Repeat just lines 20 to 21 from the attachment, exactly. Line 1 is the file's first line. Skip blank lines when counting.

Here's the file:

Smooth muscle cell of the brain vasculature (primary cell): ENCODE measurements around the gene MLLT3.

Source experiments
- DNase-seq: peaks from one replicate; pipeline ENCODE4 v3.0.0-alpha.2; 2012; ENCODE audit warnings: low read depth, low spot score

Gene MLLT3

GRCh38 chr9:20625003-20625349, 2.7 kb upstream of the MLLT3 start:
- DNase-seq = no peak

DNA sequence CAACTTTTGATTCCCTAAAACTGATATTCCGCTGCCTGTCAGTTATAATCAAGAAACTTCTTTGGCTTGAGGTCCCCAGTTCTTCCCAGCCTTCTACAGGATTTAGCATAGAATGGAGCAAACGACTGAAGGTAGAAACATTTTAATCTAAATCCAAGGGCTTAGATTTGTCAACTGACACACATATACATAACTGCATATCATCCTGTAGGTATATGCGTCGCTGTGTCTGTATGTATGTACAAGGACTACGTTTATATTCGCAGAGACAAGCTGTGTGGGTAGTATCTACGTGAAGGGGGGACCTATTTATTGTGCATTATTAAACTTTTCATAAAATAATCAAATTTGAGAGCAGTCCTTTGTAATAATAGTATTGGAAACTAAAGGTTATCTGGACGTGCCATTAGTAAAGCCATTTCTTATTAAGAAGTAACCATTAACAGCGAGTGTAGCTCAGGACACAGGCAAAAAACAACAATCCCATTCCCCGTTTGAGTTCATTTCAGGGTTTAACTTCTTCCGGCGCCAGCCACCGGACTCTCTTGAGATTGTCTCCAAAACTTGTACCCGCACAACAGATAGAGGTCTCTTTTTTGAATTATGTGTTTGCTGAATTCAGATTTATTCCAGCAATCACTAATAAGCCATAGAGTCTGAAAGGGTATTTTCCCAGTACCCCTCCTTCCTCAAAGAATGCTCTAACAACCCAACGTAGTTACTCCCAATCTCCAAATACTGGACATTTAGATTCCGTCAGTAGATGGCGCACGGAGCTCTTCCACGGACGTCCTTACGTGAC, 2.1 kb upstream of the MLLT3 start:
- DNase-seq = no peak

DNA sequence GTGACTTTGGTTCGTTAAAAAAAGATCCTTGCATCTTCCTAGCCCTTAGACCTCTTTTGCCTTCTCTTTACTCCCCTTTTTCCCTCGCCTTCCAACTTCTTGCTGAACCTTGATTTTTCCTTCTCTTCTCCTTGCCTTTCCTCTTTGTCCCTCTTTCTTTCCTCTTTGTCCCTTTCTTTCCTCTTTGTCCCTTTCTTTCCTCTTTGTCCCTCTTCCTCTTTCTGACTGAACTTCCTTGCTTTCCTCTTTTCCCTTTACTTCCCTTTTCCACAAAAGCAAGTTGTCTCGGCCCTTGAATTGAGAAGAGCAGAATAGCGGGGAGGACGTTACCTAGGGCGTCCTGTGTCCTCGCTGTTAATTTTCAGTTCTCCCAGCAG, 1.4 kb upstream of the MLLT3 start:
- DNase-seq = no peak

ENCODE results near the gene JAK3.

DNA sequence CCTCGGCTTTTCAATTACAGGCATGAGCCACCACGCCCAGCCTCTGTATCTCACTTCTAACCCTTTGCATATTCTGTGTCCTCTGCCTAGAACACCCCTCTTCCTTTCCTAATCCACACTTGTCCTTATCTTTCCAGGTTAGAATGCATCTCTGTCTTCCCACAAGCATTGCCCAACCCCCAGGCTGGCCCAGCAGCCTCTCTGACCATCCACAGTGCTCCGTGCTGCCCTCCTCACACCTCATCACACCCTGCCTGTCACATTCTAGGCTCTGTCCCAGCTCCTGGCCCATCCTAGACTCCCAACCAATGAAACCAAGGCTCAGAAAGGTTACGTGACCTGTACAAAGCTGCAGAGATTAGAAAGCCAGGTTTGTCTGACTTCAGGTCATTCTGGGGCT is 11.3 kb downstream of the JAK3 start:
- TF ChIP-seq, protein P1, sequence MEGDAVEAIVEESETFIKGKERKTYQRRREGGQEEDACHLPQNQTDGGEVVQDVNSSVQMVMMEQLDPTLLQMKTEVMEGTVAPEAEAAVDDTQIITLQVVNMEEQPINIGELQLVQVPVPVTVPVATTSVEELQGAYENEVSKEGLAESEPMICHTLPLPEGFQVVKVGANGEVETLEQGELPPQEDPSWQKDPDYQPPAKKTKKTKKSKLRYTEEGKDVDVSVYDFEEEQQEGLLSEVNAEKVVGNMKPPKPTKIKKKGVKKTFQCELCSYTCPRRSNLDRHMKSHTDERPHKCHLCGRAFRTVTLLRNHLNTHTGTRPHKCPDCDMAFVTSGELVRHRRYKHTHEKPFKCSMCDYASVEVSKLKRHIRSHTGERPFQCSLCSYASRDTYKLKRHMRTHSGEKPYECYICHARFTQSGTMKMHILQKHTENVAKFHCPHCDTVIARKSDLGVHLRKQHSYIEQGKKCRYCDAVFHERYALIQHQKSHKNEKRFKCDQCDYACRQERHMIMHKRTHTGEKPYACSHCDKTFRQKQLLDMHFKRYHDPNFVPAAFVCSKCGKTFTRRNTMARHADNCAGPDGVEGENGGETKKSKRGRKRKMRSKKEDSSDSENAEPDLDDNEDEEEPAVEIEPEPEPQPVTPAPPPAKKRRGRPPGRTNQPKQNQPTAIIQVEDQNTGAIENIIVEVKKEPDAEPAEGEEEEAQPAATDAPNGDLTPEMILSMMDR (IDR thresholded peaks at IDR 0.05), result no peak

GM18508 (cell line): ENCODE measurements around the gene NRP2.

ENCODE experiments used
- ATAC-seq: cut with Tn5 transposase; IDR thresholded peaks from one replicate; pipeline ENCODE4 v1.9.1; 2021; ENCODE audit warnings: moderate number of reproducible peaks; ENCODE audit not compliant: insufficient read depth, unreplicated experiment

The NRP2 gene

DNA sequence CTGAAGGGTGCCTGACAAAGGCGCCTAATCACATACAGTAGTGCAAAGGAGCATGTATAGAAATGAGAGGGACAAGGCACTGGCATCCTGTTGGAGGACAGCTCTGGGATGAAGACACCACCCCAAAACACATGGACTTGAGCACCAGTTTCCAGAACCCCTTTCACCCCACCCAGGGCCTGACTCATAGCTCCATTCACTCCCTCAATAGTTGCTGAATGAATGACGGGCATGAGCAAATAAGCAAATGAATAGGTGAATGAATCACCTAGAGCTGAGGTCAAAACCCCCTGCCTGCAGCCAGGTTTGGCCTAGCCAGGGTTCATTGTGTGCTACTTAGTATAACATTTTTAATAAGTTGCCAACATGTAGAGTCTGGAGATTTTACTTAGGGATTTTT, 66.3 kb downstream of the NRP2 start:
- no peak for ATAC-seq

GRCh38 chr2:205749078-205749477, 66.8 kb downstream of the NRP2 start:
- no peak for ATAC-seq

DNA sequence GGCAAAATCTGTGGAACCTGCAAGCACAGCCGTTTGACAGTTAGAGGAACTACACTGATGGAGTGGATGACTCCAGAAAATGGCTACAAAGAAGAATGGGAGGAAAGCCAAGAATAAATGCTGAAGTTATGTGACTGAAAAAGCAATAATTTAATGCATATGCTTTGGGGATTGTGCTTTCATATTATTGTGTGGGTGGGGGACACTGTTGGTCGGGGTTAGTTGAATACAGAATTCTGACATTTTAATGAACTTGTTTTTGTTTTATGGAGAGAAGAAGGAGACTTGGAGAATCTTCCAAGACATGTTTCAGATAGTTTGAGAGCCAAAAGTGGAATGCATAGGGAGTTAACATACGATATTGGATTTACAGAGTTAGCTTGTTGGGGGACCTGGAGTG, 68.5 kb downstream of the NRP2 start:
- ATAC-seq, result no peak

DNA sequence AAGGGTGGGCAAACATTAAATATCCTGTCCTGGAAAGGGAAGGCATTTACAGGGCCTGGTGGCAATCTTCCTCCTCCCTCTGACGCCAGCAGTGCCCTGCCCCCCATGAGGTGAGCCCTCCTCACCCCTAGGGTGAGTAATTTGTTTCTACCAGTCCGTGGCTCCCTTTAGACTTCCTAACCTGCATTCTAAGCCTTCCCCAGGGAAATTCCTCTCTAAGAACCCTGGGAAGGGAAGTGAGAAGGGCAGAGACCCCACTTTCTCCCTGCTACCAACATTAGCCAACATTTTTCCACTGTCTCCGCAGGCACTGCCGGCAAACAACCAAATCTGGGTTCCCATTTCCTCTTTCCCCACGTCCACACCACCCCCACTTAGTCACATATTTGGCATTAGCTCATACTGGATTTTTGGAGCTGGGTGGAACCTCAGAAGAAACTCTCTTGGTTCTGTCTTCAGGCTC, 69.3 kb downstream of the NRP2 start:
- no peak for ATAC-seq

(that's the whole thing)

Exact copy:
GRCh38 chr2:205749078-205749477, 66.8 kb downstream of the NRP2 start:
- no peak for ATAC-seq